To evaluate the effectiveness and feasibility of a cognitive-behavioral program for patients in primary care units who were diagnosed as having abridged somatization disorder.Method
A multicenter, randomized controlled trial was designed. One hundred sixty-eight patients were recruited from 29 primary care units and randomly assigned to one of three arms: treatment as usual (TAU), individual cognitive-behavioral therapy (CBT), and group CBT. Somatic symptoms were measured using the Screening for Somatoform Disorders and the Severity of Somatic Symptoms scale. The Hamilton Anxiety Rating Scale and the Hamilton Depression Rating Scale were used to assess the severity of anxiety and depression.Results
Individual CBT achieves greater changes in the Screening for Somatoform Disorders posttreatment compared with group CBT (mean [95% confidence interval], 14.17 [11.9–16.3] versus 11.63 [9.4–13.7], p < .001). These improvements were observed at 6 and 12 months (p < .001 and p < .001, respectively). For individual CBT versus TAU, the number-needed-to-treat was 8, whereas for group CBT versus TAU, the number-needed-to-treat was 9. Individual CBT treatment resulted in lower anxiety scores compared with group CBT and TAU (7.33 [5.4–9.2] versus 11.47 [9.4–13.9] versus 13.07 [10.9–15.2], p < .001) posttreatment. Individual CBT and group CBT were associated with sustained benefits at 12-month follow-up compared with TAU (8.6 [6.6–10.6] versus 9.28 [7.2–11.2] versus 16.2 [13.9–18.5], p < .001). Depressive symptoms were lower for individual CBT posttreatment than for TAU (6.96 [5.3–8.6] versus 10.87–12.7], p < .01).Conclusions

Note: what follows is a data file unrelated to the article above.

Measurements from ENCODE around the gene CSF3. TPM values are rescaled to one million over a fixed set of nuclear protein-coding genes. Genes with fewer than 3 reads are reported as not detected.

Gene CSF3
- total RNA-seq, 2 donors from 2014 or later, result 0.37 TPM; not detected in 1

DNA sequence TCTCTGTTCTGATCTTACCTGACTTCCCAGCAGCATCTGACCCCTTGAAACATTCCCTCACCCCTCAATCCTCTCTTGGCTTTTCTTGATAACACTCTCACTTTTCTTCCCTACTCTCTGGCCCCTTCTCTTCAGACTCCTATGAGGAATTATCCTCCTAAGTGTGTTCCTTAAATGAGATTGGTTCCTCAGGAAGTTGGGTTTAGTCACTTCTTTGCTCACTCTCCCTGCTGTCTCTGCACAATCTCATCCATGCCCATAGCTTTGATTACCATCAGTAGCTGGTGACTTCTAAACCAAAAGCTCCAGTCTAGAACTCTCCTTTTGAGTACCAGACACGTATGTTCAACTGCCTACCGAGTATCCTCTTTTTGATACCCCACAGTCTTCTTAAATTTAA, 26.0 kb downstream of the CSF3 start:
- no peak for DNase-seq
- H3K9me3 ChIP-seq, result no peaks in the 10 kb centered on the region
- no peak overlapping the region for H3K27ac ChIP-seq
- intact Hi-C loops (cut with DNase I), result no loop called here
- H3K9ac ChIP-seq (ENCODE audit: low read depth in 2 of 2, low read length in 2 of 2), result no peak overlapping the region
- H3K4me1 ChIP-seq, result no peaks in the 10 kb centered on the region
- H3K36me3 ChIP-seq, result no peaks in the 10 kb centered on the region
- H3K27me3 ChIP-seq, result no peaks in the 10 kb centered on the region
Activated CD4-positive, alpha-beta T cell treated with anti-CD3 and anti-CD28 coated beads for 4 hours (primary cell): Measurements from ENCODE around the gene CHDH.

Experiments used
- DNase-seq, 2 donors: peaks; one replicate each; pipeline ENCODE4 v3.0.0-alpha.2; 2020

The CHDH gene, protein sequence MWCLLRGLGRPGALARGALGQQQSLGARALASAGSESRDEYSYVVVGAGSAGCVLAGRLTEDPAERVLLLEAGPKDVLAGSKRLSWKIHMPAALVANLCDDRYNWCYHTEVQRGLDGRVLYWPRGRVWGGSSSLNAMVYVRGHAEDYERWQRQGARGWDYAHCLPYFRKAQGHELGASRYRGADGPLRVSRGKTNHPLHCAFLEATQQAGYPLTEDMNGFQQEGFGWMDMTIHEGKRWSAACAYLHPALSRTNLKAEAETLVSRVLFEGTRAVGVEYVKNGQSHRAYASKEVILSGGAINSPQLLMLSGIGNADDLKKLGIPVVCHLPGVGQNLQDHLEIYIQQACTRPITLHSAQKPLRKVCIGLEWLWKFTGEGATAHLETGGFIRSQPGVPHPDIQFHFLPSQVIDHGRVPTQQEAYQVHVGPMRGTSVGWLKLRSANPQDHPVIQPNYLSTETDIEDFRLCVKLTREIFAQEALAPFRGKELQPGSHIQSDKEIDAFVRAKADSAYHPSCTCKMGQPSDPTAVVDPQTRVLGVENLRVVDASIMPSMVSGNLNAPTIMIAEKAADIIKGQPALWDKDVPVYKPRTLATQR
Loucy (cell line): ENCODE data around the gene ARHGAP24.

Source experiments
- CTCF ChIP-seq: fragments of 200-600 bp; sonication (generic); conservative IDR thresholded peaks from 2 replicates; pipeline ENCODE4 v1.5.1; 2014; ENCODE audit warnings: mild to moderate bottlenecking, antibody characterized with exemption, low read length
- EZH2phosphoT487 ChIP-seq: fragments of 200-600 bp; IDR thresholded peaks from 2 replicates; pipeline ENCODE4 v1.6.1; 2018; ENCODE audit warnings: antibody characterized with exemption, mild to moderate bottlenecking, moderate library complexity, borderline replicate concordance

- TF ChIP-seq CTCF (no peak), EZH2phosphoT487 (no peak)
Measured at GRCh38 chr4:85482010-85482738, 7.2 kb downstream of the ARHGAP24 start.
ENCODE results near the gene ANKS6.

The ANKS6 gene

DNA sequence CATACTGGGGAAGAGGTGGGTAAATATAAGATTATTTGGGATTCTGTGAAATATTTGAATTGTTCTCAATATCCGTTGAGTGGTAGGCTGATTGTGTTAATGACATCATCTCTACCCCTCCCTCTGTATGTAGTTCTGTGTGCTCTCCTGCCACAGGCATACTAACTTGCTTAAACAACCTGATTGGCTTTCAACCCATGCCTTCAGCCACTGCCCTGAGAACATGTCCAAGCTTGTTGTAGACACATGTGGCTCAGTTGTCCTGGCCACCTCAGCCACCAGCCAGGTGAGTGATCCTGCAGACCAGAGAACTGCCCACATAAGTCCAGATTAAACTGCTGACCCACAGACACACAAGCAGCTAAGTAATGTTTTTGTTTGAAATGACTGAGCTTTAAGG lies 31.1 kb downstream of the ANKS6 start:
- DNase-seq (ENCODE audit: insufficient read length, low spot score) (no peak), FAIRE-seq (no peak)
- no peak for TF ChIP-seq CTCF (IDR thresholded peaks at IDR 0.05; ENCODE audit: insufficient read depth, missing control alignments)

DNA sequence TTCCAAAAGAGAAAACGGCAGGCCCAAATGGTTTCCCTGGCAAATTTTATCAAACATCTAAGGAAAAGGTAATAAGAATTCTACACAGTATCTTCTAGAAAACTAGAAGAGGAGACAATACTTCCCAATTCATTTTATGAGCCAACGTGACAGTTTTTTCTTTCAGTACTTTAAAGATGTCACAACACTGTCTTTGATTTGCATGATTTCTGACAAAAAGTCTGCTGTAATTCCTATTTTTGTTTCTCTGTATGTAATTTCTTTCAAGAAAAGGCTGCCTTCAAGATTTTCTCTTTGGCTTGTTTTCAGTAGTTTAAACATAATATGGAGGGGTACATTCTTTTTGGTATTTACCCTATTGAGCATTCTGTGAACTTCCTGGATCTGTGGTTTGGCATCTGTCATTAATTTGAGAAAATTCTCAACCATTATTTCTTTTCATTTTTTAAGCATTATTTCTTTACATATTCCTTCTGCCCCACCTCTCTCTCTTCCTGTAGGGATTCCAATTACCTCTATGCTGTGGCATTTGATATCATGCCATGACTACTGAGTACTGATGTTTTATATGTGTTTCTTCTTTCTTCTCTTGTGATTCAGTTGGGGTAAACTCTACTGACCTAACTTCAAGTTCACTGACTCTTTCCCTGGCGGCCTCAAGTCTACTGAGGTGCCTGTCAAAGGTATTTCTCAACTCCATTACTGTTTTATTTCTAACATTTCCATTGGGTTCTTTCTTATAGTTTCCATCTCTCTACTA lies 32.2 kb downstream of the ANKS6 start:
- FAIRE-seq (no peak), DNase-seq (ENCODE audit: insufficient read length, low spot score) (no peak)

CBT in individual and group settings results in significant improvements in somatic symptoms among patients with somatoform abridged disorder compared with TAU. Individual CBT results in greater posttreatment improvements at 6-month and 12-month follow-ups.Conclusions
Trial Registration: current controlled trials identifier ISRCTN69944771.